Chris Heisey made his big-league debut with the Cincinnati Reds in 2010. A year earlier he put up a .900 OPS with 22 home runs and 21 stolen bases between Double-A and Triple-A. Following his break-out season on the farm he played in the Arizona Fall League.
Heisey has yet to break out in the big leagues. He’s had his moments – he went deep 18 times in 2011 — but for the most part he’s been a spare part. Seeing time at all three outfield positions, he’s averaged fewer than 300 plate appearances per season. His career slash line is a nondescript .252/.307/.425.
The 29-year-old hasn’t changed much since he broke in. His skill set is the same, as is his quest to improve certain facets of his game. That became clear when we revisited an interview I did with him during his Arizona Fall League stint.
The first thing we addressed was mechanical adjustments. In 2009, Heisey told me he had “almost a no-stride swing.”
“I’ve probably had 10 different stances and 10 different stride lengths since then,” Heisey told me earlier this month. “But one thing I’ve gone back to recently is kind of a no-stride approach with two strikes. That’s to put more balls in play and cut down on my strikeouts. Before, I’d chase pitches in the dirt because I wasn’t shortening up with two strikes. I need to do a better job of battling and draw more walks.”
In our earlier interview, Heisey told me he’d like to “increase his walk numbers a little bit,” adding that OBP is more important that batting average. Those opinions haven’t changed.
“Since I’ve been in the big leagues I’ve walked very infrequently,” admitted Heisey, whose career walk rate is a pedestrian 5.5. “That being said, I don’t think I’m a lost cause as far as my on-base percentage. That’s something I feel I can continue to get better at as I get older.
“The more times you can get on, the better chance your team has to score runs. Batting average is great – they show it on the Jumbotron every night – but getting on base is the name of the game.”
Heisey and I didn’t talk about Joey Votto in 2009, but the Reds’ OBP machine was worth bringing up now. What is his opinion of Votto hitting in the two-hole?
“I’ve always been a firm believer that you put your best hitter in the three spot,” opined Heisey. “That being said, Joey has an ability to get on base and it doesn’t hurt to have him on in front of our big thumpers. You want the first and second guys in your lineup to get on base and he’s the best in the National League at getting on base. I certainly don’t think hitting him there is a bad thing.”
Heisey would be the last person to complain about hitting second. In 2009 he told me it’s “probably where I enjoy hitting the most.” Again, nothing has changed.
“I’d still say the two-hole is my favorite spot in the order to hit,” said Heisey. “I don’t get a chance to hit there very often, but because of my ability to bunt and run, it’s a good spot for me. I probably bunt a little less than I used to, but only because the world knows I like to bunt. Third basemen play me with that in mind.”
The speedy outfielder has 20 bunt hits as a Red, including one against the Red Sox a few hours after our recent conversation. What about the sacrifice bunt? He has just 10 in his career, a surprisingly low number given former manager Dusty Baker‘s propensity to give up free outs.
“I think there’s a time and place for it,” said Heisey. “I’m not opposed to getting a guy to third base with one out. But if there’s a runner on first – depending on where you’re at in the order – giving up that out can kill a little bit of your rally. Personally, I’d shy away from that one. But sometimes you do have to play a little small ball, especially if you’re not swinging the bat very well.”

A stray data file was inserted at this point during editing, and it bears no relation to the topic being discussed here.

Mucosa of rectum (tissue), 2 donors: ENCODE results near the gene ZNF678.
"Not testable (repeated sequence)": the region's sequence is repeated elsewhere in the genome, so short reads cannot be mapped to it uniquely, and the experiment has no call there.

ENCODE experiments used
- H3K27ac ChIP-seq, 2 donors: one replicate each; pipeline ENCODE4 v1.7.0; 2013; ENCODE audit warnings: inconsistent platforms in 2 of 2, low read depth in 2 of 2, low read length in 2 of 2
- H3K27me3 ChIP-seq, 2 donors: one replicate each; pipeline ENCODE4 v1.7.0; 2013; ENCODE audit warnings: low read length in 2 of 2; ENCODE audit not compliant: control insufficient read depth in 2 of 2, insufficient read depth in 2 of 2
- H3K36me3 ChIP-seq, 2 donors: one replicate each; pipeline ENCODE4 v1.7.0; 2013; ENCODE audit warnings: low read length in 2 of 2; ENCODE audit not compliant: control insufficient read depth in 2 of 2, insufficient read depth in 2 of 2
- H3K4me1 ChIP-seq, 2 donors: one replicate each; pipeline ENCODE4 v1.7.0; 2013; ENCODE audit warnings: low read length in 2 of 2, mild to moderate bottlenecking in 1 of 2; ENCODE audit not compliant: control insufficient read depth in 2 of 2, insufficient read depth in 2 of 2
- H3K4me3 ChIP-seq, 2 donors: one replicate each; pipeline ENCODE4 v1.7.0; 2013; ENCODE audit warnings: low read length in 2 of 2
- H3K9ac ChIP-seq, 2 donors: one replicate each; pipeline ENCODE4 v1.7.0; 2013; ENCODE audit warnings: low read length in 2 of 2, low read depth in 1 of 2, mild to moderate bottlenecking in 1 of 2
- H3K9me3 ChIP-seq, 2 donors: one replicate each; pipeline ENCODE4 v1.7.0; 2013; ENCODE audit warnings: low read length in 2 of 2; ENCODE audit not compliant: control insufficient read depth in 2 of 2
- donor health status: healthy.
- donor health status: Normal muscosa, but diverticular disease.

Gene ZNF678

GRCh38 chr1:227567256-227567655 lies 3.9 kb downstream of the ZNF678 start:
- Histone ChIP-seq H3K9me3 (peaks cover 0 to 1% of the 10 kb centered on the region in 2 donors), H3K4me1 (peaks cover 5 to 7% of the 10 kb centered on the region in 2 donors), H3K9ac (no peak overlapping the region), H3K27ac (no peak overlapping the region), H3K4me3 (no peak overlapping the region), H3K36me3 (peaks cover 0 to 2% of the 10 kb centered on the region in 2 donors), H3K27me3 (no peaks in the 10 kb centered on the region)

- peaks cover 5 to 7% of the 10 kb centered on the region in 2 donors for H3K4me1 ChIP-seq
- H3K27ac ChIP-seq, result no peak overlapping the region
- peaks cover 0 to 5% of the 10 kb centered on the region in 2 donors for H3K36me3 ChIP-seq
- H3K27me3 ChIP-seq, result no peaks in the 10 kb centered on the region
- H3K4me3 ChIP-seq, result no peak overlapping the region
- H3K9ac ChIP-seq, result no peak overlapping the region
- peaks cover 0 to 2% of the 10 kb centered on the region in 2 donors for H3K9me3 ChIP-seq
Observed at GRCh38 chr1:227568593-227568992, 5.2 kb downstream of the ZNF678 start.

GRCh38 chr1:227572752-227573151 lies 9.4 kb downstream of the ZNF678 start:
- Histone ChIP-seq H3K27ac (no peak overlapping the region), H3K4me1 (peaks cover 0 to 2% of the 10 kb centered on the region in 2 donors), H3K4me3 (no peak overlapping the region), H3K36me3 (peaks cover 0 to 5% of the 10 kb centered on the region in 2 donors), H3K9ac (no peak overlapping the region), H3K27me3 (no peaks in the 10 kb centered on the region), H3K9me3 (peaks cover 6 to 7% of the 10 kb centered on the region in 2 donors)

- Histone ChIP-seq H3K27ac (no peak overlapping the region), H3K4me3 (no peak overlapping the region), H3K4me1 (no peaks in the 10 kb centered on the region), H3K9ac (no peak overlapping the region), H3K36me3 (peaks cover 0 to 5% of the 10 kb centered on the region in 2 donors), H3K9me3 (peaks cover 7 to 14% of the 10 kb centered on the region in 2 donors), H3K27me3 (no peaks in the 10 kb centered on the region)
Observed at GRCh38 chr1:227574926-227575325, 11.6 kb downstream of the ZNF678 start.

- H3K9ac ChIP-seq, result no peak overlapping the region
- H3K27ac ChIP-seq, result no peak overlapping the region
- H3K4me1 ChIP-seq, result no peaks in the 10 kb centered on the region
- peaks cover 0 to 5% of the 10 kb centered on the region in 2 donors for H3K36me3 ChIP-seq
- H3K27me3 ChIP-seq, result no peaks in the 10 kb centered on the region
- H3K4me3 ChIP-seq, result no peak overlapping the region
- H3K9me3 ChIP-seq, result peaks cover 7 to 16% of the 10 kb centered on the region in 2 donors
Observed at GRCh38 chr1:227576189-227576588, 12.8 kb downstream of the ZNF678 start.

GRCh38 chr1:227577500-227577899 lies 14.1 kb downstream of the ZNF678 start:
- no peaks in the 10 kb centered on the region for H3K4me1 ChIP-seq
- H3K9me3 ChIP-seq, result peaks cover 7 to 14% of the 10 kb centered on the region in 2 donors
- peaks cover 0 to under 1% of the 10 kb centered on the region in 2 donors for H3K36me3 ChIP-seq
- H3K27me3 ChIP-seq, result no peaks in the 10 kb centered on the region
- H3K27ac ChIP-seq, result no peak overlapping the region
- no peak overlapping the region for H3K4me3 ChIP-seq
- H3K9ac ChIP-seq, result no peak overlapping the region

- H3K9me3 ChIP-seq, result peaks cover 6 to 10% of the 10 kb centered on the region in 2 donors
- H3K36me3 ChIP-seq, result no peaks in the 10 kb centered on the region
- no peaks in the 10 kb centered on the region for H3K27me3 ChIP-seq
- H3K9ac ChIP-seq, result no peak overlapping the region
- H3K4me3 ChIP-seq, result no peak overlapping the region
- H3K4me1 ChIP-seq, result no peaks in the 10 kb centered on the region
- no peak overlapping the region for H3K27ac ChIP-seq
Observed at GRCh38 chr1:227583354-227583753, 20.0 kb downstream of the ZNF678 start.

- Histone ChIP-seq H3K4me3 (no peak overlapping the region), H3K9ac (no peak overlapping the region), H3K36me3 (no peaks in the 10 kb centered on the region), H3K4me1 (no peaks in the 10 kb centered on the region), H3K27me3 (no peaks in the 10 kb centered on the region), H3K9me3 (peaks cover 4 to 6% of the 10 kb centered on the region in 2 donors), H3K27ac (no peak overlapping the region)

Heisey has never been good at hitting the ball the other way. He wasn’t in 2009 – “I don’t spread the ball around as much as maybe I’d like to” – and he isn’t now. The right-handed hitter points to his swing path as a reason why.
“I’m definitely still more of a pull hitter,” acknowledged Heisey. “I’m pretty steep to the ball. If your bat is coming 90 degrees parallel to the ground, that’s a flat swing. If you’re coming up from the ground and finishing higher, that’s an uppercut. A steep swing, for me, is starting high and finishing down closer to the ground. Ideally you want to have your swing path on the path of the ball, but the more I’ve tried to flatten my swing… it just hasn’t worked. I pretty much have to stick with what got me here”
In Heisey’s opinion, speed has a lot to do with why he’s in the big leagues. That extends to his outfield play, which includes 272 games in left, 82 in center, and 61 in right. His ability to play all three was a point of pride when we spoke in 2009. That doesn’t mean he doesn’t have a preference.
“Center is still my favorite position and I feel I can play it at a high level,” said Heisey.“My top-end speed isn’t Billy Hamilton or Dee Gordon – I’m not an elite speed guy – but I can hold my own out there. Speed is what got me drafted back in 2006 and I’m still very confident in my ability to play center.”
Four-and-a-half years ago, Heisey told me, “I’ll play wherever they put me.” That hasn’t changed. What has changed is how often he does play. When I asked for final thoughts on then-versus-now, he admitted he’d relish an opportunity to see what he could do with regular playing time.
“Since I’ve been in the major leagues I’ve never been a starter on a consistent basis,” said Heisey. “I haven’t gotten those consistent reps like I did in the minors. Coming off the bench is one of the toughest things to do in baseball. If I were an everyday player, I’d like to think my numbers would be better.”
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